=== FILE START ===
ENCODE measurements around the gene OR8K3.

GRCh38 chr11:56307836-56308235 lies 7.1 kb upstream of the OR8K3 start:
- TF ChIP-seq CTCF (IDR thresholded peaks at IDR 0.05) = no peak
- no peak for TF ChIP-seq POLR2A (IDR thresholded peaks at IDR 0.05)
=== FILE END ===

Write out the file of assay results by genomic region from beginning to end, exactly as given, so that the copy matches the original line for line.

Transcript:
ENCODE measurements around the gene OR8K3.

GRCh38 chr11:56307836-56308235 lies 7.1 kb upstream of the OR8K3 start:
- TF ChIP-seq CTCF (IDR thresholded peaks at IDR 0.05) = no peak
- no peak for TF ChIP-seq POLR2A (IDR thresholded peaks at IDR 0.05)